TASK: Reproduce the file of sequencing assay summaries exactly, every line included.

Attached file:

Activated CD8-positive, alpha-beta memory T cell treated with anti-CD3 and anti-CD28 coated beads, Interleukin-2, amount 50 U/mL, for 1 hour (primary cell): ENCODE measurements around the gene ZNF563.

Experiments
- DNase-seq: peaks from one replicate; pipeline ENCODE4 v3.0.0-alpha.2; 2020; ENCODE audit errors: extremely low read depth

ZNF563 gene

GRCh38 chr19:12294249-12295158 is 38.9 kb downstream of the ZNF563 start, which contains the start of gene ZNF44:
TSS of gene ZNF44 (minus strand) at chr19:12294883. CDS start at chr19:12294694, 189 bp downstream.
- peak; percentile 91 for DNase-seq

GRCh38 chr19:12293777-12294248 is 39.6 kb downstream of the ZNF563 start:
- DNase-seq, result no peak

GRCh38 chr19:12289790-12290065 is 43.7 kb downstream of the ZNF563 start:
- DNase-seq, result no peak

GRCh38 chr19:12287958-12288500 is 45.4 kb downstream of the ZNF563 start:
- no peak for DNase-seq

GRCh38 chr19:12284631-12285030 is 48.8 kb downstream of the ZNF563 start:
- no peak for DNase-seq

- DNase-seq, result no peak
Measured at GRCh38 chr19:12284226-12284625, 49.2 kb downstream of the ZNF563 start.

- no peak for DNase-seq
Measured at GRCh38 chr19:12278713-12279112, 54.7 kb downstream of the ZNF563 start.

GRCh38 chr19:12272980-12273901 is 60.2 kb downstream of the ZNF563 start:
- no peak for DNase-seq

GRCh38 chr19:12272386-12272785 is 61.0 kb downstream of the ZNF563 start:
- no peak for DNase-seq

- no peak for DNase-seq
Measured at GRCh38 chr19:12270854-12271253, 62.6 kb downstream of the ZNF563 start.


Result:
Activated CD8-positive, alpha-beta memory T cell treated with anti-CD3 and anti-CD28 coated beads, Interleukin-2, amount 50 U/mL, for 1 hour (primary cell): ENCODE measurements around the gene ZNF563.

Experiments
- DNase-seq: peaks from one replicate; pipeline ENCODE4 v3.0.0-alpha.2; 2020; ENCODE audit errors: extremely low read depth

ZNF563 gene

GRCh38 chr19:12294249-12295158 is 38.9 kb downstream of the ZNF563 start, which contains the start of gene ZNF44:
TSS of gene ZNF44 (minus strand) at chr19:12294883. CDS start at chr19:12294694, 189 bp downstream.
- peak; percentile 91 for DNase-seq

GRCh38 chr19:12293777-12294248 is 39.6 kb downstream of the ZNF563 start:
- DNase-seq, result no peak

GRCh38 chr19:12289790-12290065 is 43.7 kb downstream of the ZNF563 start:
- DNase-seq, result no peak

GRCh38 chr19:12287958-12288500 is 45.4 kb downstream of the ZNF563 start:
- no peak for DNase-seq

GRCh38 chr19:12284631-12285030 is 48.8 kb downstream of the ZNF563 start:
- no peak for DNase-seq

- DNase-seq, result no peak
Measured at GRCh38 chr19:12284226-12284625, 49.2 kb downstream of the ZNF563 start.

- no peak for DNase-seq
Measured at GRCh38 chr19:12278713-12279112, 54.7 kb downstream of the ZNF563 start.

GRCh38 chr19:12272980-12273901 is 60.2 kb downstream of the ZNF563 start:
- no peak for DNase-seq

GRCh38 chr19:12272386-12272785 is 61.0 kb downstream of the ZNF563 start:
- no peak for DNase-seq

- no peak for DNase-seq
Measured at GRCh38 chr19:12270854-12271253, 62.6 kb downstream of the ZNF563 start.